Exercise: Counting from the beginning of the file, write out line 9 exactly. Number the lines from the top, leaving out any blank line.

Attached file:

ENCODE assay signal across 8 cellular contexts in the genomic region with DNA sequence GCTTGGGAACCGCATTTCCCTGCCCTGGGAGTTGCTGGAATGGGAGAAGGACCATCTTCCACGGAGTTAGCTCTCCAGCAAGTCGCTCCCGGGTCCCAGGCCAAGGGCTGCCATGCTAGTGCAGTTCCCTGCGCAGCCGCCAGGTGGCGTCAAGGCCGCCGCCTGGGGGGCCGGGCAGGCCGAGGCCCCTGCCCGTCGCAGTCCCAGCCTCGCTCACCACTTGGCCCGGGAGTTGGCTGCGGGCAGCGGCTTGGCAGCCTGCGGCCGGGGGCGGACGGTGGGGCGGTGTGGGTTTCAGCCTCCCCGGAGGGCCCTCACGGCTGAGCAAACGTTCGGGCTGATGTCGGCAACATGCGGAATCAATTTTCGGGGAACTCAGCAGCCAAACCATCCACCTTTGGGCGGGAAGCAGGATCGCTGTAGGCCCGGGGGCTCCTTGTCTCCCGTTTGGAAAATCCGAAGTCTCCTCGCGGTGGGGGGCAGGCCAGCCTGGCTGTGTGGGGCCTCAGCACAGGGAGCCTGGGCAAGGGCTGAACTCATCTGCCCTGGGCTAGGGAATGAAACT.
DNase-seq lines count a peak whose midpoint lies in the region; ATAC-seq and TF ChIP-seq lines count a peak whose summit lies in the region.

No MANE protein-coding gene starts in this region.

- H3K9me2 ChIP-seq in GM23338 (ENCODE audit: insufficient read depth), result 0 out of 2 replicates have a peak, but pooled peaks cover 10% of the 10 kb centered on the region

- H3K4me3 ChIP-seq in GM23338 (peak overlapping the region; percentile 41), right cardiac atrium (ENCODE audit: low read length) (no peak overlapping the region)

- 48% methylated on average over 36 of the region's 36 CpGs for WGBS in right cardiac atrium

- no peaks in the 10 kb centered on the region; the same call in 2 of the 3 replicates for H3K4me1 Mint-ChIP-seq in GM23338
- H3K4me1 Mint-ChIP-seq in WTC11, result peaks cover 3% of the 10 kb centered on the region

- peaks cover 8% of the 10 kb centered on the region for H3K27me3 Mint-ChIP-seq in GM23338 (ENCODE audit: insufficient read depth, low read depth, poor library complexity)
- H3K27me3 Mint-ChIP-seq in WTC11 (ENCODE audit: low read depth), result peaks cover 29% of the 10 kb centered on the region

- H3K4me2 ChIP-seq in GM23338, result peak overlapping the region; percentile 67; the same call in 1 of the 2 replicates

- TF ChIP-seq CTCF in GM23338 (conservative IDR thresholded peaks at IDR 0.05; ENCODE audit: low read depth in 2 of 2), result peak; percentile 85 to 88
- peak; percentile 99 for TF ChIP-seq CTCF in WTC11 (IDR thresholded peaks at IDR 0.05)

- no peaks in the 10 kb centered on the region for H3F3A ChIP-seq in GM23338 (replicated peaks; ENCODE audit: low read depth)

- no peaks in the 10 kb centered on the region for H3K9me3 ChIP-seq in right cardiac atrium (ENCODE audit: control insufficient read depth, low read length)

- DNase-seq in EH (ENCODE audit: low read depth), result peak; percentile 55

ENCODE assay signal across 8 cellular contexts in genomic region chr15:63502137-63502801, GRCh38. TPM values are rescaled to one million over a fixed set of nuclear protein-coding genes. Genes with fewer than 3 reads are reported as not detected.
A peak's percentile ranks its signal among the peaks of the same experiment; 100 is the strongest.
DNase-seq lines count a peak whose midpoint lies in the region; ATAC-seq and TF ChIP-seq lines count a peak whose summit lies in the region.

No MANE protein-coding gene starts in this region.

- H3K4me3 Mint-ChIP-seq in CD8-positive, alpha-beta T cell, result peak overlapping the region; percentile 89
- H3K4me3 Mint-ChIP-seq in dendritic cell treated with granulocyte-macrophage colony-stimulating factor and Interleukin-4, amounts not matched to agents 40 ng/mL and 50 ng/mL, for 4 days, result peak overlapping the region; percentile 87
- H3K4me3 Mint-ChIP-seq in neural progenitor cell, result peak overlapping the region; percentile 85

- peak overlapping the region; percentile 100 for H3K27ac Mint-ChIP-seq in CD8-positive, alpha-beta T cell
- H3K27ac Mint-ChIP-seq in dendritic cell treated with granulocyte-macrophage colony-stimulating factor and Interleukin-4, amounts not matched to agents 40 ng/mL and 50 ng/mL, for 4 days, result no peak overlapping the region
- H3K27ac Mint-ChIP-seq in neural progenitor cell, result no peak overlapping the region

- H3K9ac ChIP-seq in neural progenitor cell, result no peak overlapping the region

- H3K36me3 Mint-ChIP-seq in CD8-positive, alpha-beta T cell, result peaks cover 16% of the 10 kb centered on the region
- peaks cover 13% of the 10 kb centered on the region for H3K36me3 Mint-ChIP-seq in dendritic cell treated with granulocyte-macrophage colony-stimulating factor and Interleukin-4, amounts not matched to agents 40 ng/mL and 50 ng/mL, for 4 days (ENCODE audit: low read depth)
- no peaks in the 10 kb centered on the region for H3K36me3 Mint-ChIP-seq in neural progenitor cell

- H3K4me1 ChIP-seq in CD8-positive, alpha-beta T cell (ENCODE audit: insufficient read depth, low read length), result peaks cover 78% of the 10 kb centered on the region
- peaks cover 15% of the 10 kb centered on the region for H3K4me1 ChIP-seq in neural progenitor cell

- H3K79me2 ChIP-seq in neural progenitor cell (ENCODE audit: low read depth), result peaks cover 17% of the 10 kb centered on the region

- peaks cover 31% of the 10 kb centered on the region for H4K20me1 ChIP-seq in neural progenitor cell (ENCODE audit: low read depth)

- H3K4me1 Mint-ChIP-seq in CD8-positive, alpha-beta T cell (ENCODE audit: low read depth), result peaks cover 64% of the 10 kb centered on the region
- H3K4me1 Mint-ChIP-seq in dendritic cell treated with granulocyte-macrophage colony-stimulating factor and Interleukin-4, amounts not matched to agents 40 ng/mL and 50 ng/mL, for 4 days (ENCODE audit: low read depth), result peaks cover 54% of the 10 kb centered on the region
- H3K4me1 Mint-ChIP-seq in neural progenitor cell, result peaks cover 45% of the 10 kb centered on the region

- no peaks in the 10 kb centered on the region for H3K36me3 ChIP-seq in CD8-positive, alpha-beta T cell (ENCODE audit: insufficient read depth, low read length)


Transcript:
- peaks cover 8% of the 10 kb centered on the region for H3K27me3 Mint-ChIP-seq in GM23338 (ENCODE audit: insufficient read depth, low read depth, poor library complexity)